1. Take off front flares
2. work out height of whiskers
3. rivet clips to body (tip I put a washer behind the clip so that they were not so hard up against the body)
4. spray silicone spray on clips, body and whiskers
5. slide whiskers on, over the end of the grill surround



Paddy At Classic Minis United (CMU) 54 - Wytheville, AV

Last year the Classic Minis United (CMU) group chose Wytheville, VA as the base for the 3 day driving adventure - Mini 54. It was located in the foothills of the Blue Ridge Mountains.

Wytheville is known as "The Hub of Southwest Virginia" and "the Crossroads of the Blue Ridge". As with all CMU events, we like to drive, and that's what we did. We had drives each of the three days with plenty of stops and things to see. Add in the nighttime activities, scavenger hunt, live Bluegrass band, swap meet, and we had the most amazing classic Mini event in North America!

Below are a few pictures of Paddy during the event -



Paddy - Mini 54 Backroad VA

Paddy - Mini 54 2013


Mini 54 Rear View


Paddy The Snake 2013


Paddy 37 Front


Paddy 37 Profile

Rust and Paint Repair to Classic Mini Door

Paddy is being treated to a week at Bob Zook's Auto Body for some minor rust and paint repair to the driver side door.  From the time that I brought Paddy home, there had been a line of paint "bubble" at the very top edge of the door where the stainless window trim meets the painted surface.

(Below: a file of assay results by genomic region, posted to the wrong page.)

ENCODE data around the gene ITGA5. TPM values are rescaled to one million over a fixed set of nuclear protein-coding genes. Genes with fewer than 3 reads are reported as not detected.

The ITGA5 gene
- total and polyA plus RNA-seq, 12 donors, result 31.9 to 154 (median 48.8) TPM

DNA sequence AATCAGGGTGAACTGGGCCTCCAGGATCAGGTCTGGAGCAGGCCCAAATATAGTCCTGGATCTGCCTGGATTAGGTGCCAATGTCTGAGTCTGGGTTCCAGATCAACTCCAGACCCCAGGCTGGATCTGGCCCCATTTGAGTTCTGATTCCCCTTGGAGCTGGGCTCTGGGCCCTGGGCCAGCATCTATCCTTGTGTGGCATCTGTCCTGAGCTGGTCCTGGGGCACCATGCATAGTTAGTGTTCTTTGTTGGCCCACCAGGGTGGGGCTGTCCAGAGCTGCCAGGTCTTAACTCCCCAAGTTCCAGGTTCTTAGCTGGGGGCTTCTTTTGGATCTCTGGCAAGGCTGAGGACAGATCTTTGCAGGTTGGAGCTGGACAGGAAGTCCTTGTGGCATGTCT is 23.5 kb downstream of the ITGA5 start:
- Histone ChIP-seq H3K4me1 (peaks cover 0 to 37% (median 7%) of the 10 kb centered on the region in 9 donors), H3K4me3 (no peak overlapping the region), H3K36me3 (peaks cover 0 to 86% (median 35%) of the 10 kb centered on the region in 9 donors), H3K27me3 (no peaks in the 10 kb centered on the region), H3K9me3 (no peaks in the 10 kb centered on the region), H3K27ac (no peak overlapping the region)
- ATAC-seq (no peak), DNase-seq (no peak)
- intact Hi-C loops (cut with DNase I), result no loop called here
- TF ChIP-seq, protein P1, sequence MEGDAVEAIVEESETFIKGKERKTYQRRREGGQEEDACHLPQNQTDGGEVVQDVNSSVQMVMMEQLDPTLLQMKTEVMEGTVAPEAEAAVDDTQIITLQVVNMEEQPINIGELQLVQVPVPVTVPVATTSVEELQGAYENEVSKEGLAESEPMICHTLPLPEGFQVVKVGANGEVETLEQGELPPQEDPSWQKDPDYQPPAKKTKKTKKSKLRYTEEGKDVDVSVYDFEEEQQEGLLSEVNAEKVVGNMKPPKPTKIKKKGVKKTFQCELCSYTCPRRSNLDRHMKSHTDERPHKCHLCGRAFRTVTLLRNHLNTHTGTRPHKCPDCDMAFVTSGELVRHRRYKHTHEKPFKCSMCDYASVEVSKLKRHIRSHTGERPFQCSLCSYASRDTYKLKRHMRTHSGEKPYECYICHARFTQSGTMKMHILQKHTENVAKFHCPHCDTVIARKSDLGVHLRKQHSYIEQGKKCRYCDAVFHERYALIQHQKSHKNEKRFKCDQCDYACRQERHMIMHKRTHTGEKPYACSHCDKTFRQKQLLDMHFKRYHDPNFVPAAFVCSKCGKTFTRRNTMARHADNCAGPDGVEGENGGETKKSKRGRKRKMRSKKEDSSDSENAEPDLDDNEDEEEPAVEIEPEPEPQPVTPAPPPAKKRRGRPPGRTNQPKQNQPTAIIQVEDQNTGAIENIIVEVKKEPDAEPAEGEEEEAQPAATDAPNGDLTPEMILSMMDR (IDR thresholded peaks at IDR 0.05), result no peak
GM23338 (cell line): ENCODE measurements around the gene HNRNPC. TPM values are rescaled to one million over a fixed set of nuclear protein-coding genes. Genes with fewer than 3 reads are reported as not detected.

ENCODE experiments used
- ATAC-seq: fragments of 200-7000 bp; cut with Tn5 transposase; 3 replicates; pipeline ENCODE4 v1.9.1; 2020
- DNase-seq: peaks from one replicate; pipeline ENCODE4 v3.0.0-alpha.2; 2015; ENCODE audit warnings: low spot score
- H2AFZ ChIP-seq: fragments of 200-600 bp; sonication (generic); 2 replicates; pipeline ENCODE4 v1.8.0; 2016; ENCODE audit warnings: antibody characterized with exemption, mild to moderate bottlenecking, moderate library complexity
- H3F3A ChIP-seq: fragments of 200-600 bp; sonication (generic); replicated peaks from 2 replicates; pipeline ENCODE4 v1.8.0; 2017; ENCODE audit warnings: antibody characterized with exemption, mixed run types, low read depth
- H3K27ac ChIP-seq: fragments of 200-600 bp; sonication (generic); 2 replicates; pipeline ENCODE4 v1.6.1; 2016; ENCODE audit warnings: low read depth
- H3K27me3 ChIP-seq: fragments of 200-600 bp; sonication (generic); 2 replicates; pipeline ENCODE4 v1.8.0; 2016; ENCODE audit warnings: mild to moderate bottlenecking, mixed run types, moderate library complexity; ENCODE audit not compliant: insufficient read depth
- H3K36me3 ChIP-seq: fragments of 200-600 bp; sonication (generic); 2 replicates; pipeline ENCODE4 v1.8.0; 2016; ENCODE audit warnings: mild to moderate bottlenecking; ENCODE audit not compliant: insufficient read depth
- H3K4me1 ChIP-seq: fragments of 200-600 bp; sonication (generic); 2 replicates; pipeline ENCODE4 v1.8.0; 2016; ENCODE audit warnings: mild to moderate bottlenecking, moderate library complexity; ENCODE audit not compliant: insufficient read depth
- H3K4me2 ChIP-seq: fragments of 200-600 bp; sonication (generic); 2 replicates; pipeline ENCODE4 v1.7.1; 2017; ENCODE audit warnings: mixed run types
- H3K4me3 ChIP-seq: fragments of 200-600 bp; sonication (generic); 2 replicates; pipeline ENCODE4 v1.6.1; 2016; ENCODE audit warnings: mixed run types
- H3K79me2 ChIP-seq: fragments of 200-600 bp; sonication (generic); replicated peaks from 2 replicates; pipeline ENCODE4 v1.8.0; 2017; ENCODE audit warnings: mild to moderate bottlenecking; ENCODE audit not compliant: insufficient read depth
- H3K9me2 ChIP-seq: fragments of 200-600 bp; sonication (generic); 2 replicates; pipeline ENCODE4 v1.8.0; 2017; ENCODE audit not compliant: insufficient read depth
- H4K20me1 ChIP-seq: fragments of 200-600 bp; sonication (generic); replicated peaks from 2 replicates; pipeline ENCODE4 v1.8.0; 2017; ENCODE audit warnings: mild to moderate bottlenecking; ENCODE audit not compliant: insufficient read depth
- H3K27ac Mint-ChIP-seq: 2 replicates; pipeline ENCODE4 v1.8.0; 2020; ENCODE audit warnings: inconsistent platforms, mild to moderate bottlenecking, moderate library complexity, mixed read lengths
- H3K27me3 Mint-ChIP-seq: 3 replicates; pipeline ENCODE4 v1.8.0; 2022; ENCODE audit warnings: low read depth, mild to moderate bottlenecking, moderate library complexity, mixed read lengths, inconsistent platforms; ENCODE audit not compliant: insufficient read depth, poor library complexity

I originally thought that it might just be a buildup of paint, but after returning from Mini 54 I notice that the bubbles were cracked and there was some rust underneath.  Yikes!  I didn't want THAT to continue.

One body shop thought it might be from improper paint preparation from a prior re-spray and thought I might be opening a can-o-worms if I tried to paint just the affected area.  I didn't agree and decided to take it to Zook's.

Paddy was welcomed into the "Zook Family" of car restorers and they agreed with me that the issue was not paint prep, but rust starting from where the window meets the trim.  We thought we could just pop off the trim, sand, and paint . . . but as the pictures show, all the hardware needed to come off along with the entire door.

I stopped out to check on the progress and the door is sanded and primed.  Looks like I'll probably get him back nest week in time to tuck him in for the Winter.

Photo 2 Photo 1

DIY - Classic Mini Oil Relief Valve - Series A+ Engine - Part 1

My classic Mini [Paddy] is fitted with a  low mileage Series-A+ engine that was modified in California.  (Bill Gilcrease of Mincomp Racing rebuilt the existing engine into a high-performance 1380cc unit.)  

This Spring I took  Paddy up to Vintage Sports Car  for a head gasket replacement and tune-up. Vintage Sports Car Inc. is a division of Historic Race Car, LLC in Woodstock, IL.   In talking with the shop owner, Yves Boode,  I was advised to address the higher than normal oil pressure.     Yves said that running oil pressure at a level higher than necessary only resulted in wasted horsepower as the pump was working harder than it needed to.

OilplungThis post is to record some of my online research into what exactly the Oil Pressure Relief Valve does in a Series-A engine and some basic thoughts on how to correct low and high oil pressure.